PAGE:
In consequence, the statute books were stuffed with laws prohibiting many of the activities that would normally accompany the free trade in grain.
The arguments against government interference and for freedom in the grain trade were laid out in a comprehensive way by Condorcet (1743–1794) and Turgot (1727–1781) in France and Adam Smith (1723–1790) in England.
The serious student should consult Condorcet’s Reflexions sur le commerce des bles (1776), Turgot’s Lettres sur le commerce des grains, published posthumously in 1788, and Smith’s The Wealth of Nations (1776).
For example, Smith discussed at length both speculation over time (buying low now in hope of selling high in the future) and arbitraging over space (buying low at one location in hope of selling for more than the purchase price plus transport costs at another location).
The first activity was known as forestalling and the latter engrossing. For Smith, forestalling and engrossing were a “most important operation of commerce”.
And as he concluded: “The popular fear of engrossing and forestalling may be compared to the popular terrors and suspicions of witchcraft. The unfortunate wretches accused of this latter crime were not more innocent of the misfortune imputed to them, than those who have been accused of the former.”
Smith’s prescription (as well as condorcet’s and turgot’s) was that governments should heed the maxim of laissezfaire. The idea of Smith’s invisible hand was clear: “It is the interest of the people that their daily, weekly, and monthly consumption should be proportioned as exactly as possible to the supply of the season. The interest of the inland corn dealers is the same. By supplying them as nearly as he can judge, in this proportion, he is likely to sell all his corn for the highest price, and with the greatest profit; and his knowledge of the state of the crop, and of his daily, weekly, and monthly sales, enable him to judge, with more or less accuracy, how far they really are supplied in this manner. Without intending the interest of the people, he is necessarily led, by a regard to his own interest, to treat them, even in years of scarcity, pretty much in the same manner as the prudent master of a vessel is sometimes obliged to treat his crew.”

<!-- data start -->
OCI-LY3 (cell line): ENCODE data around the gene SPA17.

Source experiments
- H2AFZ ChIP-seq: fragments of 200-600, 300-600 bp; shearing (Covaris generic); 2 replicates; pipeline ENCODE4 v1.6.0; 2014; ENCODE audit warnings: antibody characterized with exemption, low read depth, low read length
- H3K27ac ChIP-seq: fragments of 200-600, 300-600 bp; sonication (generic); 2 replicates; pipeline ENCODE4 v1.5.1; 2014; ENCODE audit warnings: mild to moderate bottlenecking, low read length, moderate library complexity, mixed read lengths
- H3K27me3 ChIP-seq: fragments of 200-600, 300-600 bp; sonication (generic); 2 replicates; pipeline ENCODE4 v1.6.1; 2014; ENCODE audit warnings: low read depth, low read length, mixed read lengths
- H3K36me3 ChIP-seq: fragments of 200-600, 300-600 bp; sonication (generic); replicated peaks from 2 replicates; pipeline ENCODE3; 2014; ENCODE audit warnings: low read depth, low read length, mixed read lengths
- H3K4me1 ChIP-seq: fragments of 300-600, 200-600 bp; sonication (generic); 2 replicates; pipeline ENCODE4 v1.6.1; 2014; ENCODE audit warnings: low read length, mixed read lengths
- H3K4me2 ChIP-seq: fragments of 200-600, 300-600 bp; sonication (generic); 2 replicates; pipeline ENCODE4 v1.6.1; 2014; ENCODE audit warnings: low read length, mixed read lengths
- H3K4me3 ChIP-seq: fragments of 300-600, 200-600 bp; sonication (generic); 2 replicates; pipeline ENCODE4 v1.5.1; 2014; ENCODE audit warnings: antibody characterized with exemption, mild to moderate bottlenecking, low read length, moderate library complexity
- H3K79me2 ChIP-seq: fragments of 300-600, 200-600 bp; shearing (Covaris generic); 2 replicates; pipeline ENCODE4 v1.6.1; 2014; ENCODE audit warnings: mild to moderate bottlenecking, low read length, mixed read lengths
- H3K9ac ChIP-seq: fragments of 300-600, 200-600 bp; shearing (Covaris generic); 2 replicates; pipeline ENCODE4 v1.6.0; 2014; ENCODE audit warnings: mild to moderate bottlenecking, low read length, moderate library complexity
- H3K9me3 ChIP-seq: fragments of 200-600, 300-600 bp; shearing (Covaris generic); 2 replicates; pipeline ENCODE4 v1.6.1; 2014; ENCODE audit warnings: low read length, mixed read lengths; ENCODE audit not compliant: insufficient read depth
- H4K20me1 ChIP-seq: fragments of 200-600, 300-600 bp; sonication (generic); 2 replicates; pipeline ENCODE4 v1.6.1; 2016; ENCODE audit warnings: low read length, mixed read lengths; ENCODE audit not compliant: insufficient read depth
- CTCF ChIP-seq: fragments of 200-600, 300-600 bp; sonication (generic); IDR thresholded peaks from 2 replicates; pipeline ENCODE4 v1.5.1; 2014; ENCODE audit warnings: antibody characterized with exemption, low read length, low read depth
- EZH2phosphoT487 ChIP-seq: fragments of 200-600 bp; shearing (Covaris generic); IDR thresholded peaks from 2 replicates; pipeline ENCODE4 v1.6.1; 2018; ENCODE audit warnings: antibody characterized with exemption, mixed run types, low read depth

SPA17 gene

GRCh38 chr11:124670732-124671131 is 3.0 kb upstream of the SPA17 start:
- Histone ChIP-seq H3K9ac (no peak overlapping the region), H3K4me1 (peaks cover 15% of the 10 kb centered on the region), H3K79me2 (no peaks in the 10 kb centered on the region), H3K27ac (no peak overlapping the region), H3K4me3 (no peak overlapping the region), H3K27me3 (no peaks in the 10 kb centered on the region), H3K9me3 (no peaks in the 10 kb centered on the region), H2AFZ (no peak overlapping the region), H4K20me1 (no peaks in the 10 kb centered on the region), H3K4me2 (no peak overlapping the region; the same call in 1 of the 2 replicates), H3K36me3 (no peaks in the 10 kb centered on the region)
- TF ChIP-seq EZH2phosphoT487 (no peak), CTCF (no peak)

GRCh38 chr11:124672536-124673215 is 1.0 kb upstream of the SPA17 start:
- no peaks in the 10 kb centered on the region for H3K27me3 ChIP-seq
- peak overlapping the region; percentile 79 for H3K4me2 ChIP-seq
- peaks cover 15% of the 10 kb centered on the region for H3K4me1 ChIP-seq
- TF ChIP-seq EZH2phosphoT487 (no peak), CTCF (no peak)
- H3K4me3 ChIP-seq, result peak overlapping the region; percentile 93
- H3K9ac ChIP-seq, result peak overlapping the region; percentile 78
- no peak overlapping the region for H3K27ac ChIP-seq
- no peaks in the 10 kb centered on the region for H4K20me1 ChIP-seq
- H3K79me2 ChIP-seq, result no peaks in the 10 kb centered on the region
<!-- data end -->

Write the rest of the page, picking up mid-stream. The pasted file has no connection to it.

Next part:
As I pointed out in my May column “On Rice and Corn Laws”, public opinion was eventually turned around and the Corn Laws were repealed.
What’s behind the high prices
With rice prices soaring, the public’s ire about speculators has risen – just as it did in the days of old.
No current‐day politicians have matched Vladimir Ilyich Lenin, who told the Petrograd Soviet that “until we apply terror to speculators – shooting on the spot – we won’t get anywhere.”
That said, India’s government has taken to shuttering commodity futures exchanges to protect the public from the sky‐high prices caused by speculators. Interestingly, many commodities whose prices have surged such as tungsten and cobalt are closely held and don’t trade on futures exchanges. Never mind. As Condorcet, Turgot and Smith might have said, what nonsense.
If it’s not the speculators, then what is causing rice prices to surge? The rice price problem (and that of other commodities) is largely a dollar problem.
The fall in the dollar relative to gold has forced a massive increase in the world price of rice and other commodities.
David Ranson and I have constructed the accompanying chart that illustrates the way that the price of rice responds to changes in the price of gold.
The monthly history of the gold price for the past six decades is divided into three categories, according to the degree of the gold price change in the initial month. The evolution of the price of rice over the following year is then plotted.
It’s clear that changes in the dollar’s price have accounted for the lion’s share of the changes in rice prices historically. Today is no different. It’s time to stop blaming the speculators and start pointing a finger at the weak dollar.